Power outages are now being reported in the following areas:

  • New Road – Monmouth Junction area 
  • South Ridge Townhouses 
  • Kingston area – Route 27 border with Princeton north 
  • Princeton Manor 
  • Princeton Gate 
  • Princeton Walk 
  • Old Road 
  • Wynwood Townhouses 
  • High Gate Development 
  • Little Rocky Hill 
  • Miller Road 

Traffic signals at the following intersections are not functional:

  • Route 130 and Route 32 
  • Route 1 and Raymond Road 
  • Route 522 and New Road 
  • Route 27 and Gateway 
  • Route 27 and Promenade Boulevard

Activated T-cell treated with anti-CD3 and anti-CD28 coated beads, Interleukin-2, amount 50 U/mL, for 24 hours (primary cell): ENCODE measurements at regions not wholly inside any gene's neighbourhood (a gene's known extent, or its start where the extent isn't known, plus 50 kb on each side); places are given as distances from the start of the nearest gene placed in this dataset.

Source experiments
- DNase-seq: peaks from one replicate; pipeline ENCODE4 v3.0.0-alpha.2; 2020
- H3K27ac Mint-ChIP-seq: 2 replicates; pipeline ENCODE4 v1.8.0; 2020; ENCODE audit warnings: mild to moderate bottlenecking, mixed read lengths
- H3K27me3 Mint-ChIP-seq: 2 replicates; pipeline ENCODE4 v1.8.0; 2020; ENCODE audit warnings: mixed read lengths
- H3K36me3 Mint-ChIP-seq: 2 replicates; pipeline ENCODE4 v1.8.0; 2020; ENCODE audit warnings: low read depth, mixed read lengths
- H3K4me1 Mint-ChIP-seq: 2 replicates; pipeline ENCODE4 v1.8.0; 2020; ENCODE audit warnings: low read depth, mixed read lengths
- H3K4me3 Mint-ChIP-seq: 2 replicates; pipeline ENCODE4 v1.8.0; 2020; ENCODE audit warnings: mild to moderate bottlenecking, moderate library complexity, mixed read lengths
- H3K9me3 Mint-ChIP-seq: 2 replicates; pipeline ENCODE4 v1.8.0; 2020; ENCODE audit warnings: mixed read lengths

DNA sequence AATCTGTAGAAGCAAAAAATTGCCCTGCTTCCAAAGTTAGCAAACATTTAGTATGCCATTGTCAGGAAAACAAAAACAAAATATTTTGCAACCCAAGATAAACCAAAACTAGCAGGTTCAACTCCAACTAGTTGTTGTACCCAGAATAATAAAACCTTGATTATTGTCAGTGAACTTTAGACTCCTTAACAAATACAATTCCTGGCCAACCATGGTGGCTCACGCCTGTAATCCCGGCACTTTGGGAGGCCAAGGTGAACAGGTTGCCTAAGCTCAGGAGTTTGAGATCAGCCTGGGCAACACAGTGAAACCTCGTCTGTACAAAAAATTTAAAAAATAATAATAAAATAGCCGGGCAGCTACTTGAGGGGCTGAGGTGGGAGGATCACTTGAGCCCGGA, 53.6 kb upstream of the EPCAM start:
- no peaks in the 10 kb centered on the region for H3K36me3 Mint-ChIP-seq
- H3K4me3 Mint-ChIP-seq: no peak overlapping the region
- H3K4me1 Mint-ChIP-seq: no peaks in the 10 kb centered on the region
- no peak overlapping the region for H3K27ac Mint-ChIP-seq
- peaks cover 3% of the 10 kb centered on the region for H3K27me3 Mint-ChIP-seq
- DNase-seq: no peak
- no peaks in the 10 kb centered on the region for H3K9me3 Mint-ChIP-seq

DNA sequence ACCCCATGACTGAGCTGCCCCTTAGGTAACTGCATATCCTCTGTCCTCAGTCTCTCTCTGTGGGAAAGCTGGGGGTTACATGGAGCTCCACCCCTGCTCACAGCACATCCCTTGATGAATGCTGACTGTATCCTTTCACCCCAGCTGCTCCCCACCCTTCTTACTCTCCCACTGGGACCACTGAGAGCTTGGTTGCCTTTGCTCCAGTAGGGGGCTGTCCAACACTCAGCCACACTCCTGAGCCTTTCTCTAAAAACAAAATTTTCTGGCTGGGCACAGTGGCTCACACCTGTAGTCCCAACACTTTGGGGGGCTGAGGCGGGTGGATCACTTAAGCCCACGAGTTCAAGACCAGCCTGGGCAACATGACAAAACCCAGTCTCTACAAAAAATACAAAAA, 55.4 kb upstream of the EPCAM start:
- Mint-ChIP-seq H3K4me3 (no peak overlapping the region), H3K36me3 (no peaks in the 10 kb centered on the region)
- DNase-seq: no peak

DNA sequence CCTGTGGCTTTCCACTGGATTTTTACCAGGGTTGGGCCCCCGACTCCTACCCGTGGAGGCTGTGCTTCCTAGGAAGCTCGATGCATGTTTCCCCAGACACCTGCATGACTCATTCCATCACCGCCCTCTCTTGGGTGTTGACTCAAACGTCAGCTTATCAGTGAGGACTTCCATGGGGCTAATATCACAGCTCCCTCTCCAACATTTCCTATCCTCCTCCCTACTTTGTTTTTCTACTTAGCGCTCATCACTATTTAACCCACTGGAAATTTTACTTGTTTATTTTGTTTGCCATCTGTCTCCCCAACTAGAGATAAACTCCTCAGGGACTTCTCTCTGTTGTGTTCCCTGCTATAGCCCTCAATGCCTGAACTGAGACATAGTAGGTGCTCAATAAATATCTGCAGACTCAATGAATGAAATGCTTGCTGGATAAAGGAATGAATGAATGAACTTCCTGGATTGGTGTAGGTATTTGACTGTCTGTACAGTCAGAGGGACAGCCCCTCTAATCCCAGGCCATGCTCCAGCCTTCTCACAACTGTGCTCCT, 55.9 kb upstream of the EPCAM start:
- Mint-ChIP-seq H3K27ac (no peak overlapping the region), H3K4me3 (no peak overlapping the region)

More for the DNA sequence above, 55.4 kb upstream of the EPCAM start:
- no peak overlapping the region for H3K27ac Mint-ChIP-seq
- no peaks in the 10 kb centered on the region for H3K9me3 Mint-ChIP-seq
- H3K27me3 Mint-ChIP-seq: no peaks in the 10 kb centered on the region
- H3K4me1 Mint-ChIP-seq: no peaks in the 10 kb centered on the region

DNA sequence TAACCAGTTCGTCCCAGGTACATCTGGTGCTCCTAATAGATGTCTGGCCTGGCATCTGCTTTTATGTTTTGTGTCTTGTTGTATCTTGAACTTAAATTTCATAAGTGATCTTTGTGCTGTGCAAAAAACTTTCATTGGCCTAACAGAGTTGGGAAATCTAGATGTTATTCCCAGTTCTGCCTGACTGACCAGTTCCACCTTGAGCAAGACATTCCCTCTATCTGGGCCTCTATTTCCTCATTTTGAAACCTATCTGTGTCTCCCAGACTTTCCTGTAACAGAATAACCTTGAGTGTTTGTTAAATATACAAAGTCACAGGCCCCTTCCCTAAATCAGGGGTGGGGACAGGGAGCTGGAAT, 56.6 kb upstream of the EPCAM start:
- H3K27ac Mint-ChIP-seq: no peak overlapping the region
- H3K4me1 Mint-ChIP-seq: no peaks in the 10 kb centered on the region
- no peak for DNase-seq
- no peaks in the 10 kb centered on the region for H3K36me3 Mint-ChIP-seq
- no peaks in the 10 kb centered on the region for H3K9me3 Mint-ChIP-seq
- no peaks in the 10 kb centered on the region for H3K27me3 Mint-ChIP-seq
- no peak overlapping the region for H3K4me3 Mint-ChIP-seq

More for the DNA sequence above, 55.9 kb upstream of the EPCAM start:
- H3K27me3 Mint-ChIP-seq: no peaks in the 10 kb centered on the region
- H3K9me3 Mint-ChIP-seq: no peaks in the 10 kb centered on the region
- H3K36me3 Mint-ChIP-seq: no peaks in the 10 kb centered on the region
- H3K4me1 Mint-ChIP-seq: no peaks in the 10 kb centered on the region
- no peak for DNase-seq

• Route 27 and Heathcote Road 
  • Route 27 and Academy Road 


4:30 p.m.

Conditions in South Brunswick are rapidly deteriorating as Hurricane Sandy creates extremely hazardous conditions in the township. Police stress that there should only be emergency travel on township roads.

There have been an increasing number of downed trees in the past hour and a half blocking roads and bringing down power lines throughout town. Widespread power outages are now being reported in South Brunswick. 

Police said the eastern portion of town appears to be suffering from the highest volume of fallen trees, while the western portion has more power outages. 

Outages are being reported in the following areas:

  • Princeton Manor 
  • Princeton Gate 
  • Princeton Walk 
  • Old Road 
  • Wynwood Townhouses 
  • High Gate Development 
  • Little Rocky Hill 
  • Route 27 traffic lights on flash. 
  • Route 130 / Route 32 traffic light out